by thedishandthedirt on June 22, 2010

The first time I went to Jardiniere was circa 1999 and I remember how glamorous it felt sitting at the gorgeous circular bar having my first flute of Veuve Clicquot. Over a decade later, that circular bar is still there and it, along with the accompanying delicious food, still draws crowds. Of course, with its location in Hayes Valley, Jardiniere has always been a go-to pre-theater spot for those going to the Opera, Symphony or Ballet. But its busyness is not just due to location but also to an ongoing reputation for well-prepared and executed food (this is, after all, Tracy des Jardins baby, although she has been drawn to other projects near the ball park and in Tahoe).

The Dish:
Perhaps due to the lackluster economy, the seasonality of theater season, or just the Monday night doldrums, Jardiniere offers an ongoing Monday night pre fix, which is probably one of the best deals in the city. For $45, you can dine on a 3 course menu including wine pairings for each course. The theme this evening was “The Foods of Jamaica” and I thought a fitting and thoughtful touch was the Bob Marley playing in the background. At least these folks have a sense of humor!
Our evening started off with a white shrimp ceviche, with cherry tomatoes, cucumber, and 7Up (the diced veggie accompaniment actually also included jalapenos, red onion, and basil oil). Ceviche is, of course, citrus-marinated seafood. For some reason, I couldn’t remember where this fell on the pregnancy yay/nay list, and I murmured aloud to my husband as I thought through the process “Can I eat ceviche? Oh, sure I can, because it is cooked…although not by heat.” In any event, hearing this (and being the ever dutiful and worrisome husband), my husband inquired about the cooking status of ceviche with our server. As a result, they kindly (? And I put a question mark, because I do wonder whether it was to my benefit or not) cooked the shrimp for my ceviche. Because of that, I don’t think that I obtained the wonderful acidity of citrus-soaked shrimp, but thankfully, I didn’t miss it that much as the accompanying basil oil and diced raw veggies provided a nice tang and just the right punch. I actually wonder if I appreciated the partnering veggies and basil oil a little more because my tongue wasn’t recovering from any citrus impact.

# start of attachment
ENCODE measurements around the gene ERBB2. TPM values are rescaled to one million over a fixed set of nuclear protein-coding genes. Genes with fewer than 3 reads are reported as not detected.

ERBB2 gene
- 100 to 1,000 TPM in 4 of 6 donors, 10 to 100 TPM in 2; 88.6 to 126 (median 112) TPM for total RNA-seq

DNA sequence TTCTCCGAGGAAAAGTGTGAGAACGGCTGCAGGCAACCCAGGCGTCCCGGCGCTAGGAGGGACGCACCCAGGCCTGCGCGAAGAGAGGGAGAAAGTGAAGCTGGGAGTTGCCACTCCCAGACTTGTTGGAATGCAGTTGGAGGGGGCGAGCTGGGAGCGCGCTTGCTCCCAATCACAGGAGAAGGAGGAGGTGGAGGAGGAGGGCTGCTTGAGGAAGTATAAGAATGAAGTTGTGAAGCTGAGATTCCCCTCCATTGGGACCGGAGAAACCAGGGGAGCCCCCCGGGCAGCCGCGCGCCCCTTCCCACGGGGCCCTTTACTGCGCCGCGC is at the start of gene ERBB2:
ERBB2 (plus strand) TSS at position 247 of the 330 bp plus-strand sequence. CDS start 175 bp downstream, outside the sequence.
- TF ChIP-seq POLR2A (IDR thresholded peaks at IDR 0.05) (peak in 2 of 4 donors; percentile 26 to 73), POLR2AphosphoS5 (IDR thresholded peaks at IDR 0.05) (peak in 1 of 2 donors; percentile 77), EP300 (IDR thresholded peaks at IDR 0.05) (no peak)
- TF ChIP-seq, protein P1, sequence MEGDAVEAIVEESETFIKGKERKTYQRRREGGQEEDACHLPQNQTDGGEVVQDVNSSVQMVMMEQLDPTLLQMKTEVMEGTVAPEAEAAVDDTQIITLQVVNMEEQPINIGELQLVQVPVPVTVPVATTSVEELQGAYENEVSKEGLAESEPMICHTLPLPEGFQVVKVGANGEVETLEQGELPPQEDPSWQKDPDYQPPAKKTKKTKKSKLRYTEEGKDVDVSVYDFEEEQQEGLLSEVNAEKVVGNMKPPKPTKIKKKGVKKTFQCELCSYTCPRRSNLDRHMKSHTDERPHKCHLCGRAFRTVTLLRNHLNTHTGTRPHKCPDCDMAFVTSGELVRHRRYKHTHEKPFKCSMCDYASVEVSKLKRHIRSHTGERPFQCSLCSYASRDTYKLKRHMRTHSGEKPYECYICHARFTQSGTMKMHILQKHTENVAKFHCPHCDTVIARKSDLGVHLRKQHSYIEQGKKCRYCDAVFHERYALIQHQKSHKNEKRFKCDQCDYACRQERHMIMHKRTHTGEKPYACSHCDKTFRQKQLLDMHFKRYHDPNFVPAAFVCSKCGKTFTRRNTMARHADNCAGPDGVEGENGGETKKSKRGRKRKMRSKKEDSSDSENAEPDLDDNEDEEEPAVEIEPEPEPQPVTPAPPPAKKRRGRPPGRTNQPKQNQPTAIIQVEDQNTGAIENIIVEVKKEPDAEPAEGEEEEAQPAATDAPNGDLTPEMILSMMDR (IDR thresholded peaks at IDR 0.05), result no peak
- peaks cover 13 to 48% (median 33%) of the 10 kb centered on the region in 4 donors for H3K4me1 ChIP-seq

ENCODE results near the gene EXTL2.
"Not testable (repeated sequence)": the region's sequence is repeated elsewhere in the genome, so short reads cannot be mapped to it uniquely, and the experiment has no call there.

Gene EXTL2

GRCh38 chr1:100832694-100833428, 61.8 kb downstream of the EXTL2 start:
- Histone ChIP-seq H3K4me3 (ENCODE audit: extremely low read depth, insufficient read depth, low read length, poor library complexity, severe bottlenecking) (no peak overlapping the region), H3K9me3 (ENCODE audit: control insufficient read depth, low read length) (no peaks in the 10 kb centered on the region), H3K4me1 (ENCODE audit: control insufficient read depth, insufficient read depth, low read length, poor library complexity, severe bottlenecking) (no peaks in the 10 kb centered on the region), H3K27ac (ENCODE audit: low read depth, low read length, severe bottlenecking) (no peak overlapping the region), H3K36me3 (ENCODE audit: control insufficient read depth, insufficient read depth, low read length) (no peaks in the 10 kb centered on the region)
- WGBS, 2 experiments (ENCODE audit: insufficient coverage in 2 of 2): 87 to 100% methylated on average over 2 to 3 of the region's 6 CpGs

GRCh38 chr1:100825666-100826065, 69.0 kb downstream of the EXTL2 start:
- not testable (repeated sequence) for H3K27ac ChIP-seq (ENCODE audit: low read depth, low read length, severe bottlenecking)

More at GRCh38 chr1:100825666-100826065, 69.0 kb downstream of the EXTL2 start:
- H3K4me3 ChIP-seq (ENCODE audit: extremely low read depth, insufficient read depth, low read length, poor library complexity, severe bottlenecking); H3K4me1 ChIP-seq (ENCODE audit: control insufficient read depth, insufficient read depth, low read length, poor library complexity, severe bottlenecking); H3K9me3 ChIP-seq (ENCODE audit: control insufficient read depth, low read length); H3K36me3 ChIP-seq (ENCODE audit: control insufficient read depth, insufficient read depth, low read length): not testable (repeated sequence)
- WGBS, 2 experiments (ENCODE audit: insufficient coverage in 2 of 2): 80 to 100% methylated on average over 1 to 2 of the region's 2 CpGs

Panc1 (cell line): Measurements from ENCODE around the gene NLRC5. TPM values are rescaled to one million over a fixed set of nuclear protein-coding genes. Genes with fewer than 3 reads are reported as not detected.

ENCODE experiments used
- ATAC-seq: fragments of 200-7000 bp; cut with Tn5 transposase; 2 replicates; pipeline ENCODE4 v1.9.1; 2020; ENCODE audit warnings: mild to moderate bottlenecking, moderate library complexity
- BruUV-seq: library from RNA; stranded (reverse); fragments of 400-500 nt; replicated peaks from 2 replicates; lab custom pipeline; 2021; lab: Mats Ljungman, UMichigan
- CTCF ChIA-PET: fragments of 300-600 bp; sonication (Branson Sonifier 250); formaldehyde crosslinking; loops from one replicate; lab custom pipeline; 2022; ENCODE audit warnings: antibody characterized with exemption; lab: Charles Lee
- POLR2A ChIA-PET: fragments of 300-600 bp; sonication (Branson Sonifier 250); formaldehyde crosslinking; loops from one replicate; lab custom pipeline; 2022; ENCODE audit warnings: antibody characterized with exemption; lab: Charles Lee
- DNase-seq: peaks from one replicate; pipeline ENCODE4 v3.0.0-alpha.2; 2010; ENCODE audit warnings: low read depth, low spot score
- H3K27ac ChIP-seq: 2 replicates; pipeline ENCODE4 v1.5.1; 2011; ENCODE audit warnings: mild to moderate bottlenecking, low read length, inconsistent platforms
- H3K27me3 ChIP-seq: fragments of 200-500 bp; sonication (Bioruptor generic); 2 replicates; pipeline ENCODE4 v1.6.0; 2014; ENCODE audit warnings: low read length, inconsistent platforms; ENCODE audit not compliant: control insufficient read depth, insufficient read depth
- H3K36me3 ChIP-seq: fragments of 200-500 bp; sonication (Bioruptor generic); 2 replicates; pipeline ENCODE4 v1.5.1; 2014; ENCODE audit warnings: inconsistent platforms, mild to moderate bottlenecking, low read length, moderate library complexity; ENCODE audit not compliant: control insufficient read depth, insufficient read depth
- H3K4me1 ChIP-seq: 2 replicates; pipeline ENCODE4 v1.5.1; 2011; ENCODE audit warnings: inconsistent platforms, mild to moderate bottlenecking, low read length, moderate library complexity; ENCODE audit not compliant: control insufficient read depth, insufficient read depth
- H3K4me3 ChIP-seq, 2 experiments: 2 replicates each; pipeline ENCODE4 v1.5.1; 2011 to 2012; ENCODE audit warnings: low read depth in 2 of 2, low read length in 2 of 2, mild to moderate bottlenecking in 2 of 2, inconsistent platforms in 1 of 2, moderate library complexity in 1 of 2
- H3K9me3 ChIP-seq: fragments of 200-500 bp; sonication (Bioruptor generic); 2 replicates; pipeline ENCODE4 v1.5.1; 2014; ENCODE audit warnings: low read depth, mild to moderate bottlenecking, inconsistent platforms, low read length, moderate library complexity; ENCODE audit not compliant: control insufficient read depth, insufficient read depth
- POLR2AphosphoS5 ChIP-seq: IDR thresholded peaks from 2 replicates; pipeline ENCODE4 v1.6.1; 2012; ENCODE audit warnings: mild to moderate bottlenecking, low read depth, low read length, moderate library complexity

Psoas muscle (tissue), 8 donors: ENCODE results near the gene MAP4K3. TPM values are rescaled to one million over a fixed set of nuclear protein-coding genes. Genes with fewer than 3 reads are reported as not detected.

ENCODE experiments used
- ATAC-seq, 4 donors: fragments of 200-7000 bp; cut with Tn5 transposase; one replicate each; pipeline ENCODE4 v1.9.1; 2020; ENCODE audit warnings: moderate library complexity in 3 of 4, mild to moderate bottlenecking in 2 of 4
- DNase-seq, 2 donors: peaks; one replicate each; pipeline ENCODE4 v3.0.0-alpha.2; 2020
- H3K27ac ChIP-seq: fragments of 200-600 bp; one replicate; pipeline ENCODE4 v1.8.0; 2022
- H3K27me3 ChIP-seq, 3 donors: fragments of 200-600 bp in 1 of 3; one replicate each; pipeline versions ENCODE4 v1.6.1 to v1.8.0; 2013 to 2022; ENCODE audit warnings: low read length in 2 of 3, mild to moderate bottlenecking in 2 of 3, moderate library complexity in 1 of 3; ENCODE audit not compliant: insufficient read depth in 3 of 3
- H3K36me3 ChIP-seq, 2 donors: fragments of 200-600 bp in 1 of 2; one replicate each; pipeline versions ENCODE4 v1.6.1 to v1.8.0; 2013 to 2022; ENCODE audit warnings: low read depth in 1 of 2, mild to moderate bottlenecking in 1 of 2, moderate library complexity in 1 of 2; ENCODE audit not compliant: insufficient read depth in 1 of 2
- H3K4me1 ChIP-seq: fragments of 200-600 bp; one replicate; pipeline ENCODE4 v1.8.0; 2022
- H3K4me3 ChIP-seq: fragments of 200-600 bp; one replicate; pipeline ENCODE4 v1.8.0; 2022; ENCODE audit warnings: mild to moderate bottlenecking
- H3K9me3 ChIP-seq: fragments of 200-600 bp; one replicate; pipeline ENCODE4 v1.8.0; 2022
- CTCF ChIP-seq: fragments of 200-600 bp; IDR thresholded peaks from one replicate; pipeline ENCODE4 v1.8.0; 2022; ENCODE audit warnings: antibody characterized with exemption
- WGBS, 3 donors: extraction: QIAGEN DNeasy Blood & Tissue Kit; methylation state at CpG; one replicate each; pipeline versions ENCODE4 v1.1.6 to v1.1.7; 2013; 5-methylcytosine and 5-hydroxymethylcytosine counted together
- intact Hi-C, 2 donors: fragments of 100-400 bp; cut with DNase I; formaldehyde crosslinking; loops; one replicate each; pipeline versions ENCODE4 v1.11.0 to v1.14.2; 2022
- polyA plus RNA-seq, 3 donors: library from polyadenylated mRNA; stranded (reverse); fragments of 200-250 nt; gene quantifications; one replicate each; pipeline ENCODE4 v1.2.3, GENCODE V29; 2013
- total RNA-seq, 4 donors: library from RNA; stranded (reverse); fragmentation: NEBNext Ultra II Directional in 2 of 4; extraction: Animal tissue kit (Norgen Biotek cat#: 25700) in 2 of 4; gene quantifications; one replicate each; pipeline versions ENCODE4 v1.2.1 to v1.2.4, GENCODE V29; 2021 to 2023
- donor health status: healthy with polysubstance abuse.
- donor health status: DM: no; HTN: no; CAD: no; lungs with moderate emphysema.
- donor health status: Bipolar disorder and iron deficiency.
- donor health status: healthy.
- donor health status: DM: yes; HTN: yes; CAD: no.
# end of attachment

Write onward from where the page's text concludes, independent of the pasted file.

The main was a jerk leg of Hoffman hen served with English peas and dirty rice (red beans and rice). Although it broke my general rule of “don’t get chicken when you go out to eat at a fancy place” (sorry, I just feel like I get more bang out of my buck with red meat, the other white meat, or seafood, since chicken is a regular household feature), I did really enjoy this flavorful hen. The jerk seasoning was there, but wasn’t too powerful, as it often can be; instead, there was a nice underlay of sweetness, and I almost felt like there were teriyaki tones in there, which could have been a derivative of the use of brown sugar or dare I suggest, soy sauce? Who knows? Chef’s secret. In any event, the balance of jerk against the sweetness provided a much more delicate food experience, and along with the moist chicken and the comforting dirty rice, I ate my plate up. The only thing that I left on my plate was a scattering of red beans, as the amount of red beans was slightly too plentiful for me.
Dessert was a pineapple rum cake with brown sugar ice cream and candied cashews. The cake proved to be a bit dry and although I got a hint of pineapple in the cake, I didn’t taste any rum. The brown sugar ice cream, though, was fabulous and I was bummed that they only provided a quenelle, as the dry cake could have used more moisture from the creaminess of the ice cream.
I was sort of spacey on the wine, as I’m getting closer and closer to due date and as a result, am becoming more forgetful and even slightly clueless. Also, with growing contractions every day, I thought best to avoid the wine, and so didn’t pay attention to it much other than to wet my palate and taste it for tasting’s sake. But if I recall, we started out with a crisp minerally little Chilean white, moved onto a rich drinkable Beaujolais made of 100% gamay grapes, and then had a sassy little Semillon.
The Dirt:
In its hey day, Jardiniere was a bit glam in appearance and fulfilling in food. Since then, nothing’s changed. The good news is that the food’s quality hasn’t changed; the bad news is that the decor hasn’t changed either. The whole feel of the place feels a bit old, with its outdated cream staircase and fluted pink light fixtures. And let’s face it folks, sometimes we pay for ambiance. I also sort of wonder whether des Jardins has her hand in Jardiniere any more, and for me (who goes ga ga over chefs, as opposed to celebrities), that makes me sort of sad. But in all fairness, the food is still quite good and if I was going to the Opera, I would definitely make my reservations here.
Although sitting on the second floor peering down at the bar, I already felt like I was at dinner theater, which I attribute to the eclectic crowd dining this Monday evening. There were people, in pseudo-casual wear, clearly there just to have a nice meal. Then, there was a contingent of men donning full Wall Street suits and their ladies in evening cocktail attire. Interestingly (at least to me), I saw two couples made up of distinguished looking older gentlemen (I might be using this word loosely) towing scantily clad dates on their arms (one, in a white strappy bandage dress number and the second, in black pants with front slits cut thigh high — yes, I said front slits). Then, just to make things a little more Baz Lurhmann, a wedding party rolled in, including the bride in her beautifully sequined ballgown and her handsome groom in his tux. What a trip.
Now, where can I get some of those front slit pants?
Bauer’s two cents here.

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